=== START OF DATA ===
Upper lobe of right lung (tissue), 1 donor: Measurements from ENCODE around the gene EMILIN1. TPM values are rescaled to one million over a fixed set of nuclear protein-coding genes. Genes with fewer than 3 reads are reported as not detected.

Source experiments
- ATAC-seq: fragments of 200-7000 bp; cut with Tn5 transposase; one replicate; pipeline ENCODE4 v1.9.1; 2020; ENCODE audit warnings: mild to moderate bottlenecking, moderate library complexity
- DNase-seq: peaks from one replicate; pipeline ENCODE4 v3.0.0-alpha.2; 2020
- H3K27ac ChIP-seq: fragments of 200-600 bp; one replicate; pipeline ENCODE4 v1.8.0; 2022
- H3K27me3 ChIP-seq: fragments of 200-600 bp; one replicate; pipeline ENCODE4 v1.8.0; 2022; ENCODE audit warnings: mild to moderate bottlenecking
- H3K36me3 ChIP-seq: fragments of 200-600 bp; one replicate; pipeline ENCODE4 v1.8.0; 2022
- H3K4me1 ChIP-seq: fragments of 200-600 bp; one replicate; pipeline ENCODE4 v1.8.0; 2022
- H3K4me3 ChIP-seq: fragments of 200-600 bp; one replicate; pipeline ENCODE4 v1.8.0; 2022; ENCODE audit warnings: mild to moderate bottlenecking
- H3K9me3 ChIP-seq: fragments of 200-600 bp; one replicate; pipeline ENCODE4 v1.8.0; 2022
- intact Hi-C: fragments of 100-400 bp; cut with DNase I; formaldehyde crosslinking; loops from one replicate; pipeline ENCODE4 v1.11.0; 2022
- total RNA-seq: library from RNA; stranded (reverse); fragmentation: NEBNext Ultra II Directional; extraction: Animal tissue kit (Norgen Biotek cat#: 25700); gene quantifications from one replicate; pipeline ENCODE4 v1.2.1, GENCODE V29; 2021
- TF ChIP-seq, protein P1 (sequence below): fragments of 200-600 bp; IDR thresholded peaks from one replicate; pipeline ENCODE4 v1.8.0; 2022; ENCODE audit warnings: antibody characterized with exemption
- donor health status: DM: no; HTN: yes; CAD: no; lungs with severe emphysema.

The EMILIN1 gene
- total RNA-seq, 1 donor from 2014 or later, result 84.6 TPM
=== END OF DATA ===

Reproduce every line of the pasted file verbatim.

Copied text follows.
Upper lobe of right lung (tissue), 1 donor: Measurements from ENCODE around the gene EMILIN1. TPM values are rescaled to one million over a fixed set of nuclear protein-coding genes. Genes with fewer than 3 reads are reported as not detected.

Source experiments
- ATAC-seq: fragments of 200-7000 bp; cut with Tn5 transposase; one replicate; pipeline ENCODE4 v1.9.1; 2020; ENCODE audit warnings: mild to moderate bottlenecking, moderate library complexity
- DNase-seq: peaks from one replicate; pipeline ENCODE4 v3.0.0-alpha.2; 2020
- H3K27ac ChIP-seq: fragments of 200-600 bp; one replicate; pipeline ENCODE4 v1.8.0; 2022
- H3K27me3 ChIP-seq: fragments of 200-600 bp; one replicate; pipeline ENCODE4 v1.8.0; 2022; ENCODE audit warnings: mild to moderate bottlenecking
- H3K36me3 ChIP-seq: fragments of 200-600 bp; one replicate; pipeline ENCODE4 v1.8.0; 2022
- H3K4me1 ChIP-seq: fragments of 200-600 bp; one replicate; pipeline ENCODE4 v1.8.0; 2022
- H3K4me3 ChIP-seq: fragments of 200-600 bp; one replicate; pipeline ENCODE4 v1.8.0; 2022; ENCODE audit warnings: mild to moderate bottlenecking
- H3K9me3 ChIP-seq: fragments of 200-600 bp; one replicate; pipeline ENCODE4 v1.8.0; 2022
- intact Hi-C: fragments of 100-400 bp; cut with DNase I; formaldehyde crosslinking; loops from one replicate; pipeline ENCODE4 v1.11.0; 2022
- total RNA-seq: library from RNA; stranded (reverse); fragmentation: NEBNext Ultra II Directional; extraction: Animal tissue kit (Norgen Biotek cat#: 25700); gene quantifications from one replicate; pipeline ENCODE4 v1.2.1, GENCODE V29; 2021
- TF ChIP-seq, protein P1 (sequence below): fragments of 200-600 bp; IDR thresholded peaks from one replicate; pipeline ENCODE4 v1.8.0; 2022; ENCODE audit warnings: antibody characterized with exemption
- donor health status: DM: no; HTN: yes; CAD: no; lungs with severe emphysema.

The EMILIN1 gene
- total RNA-seq, 1 donor from 2014 or later, result 84.6 TPM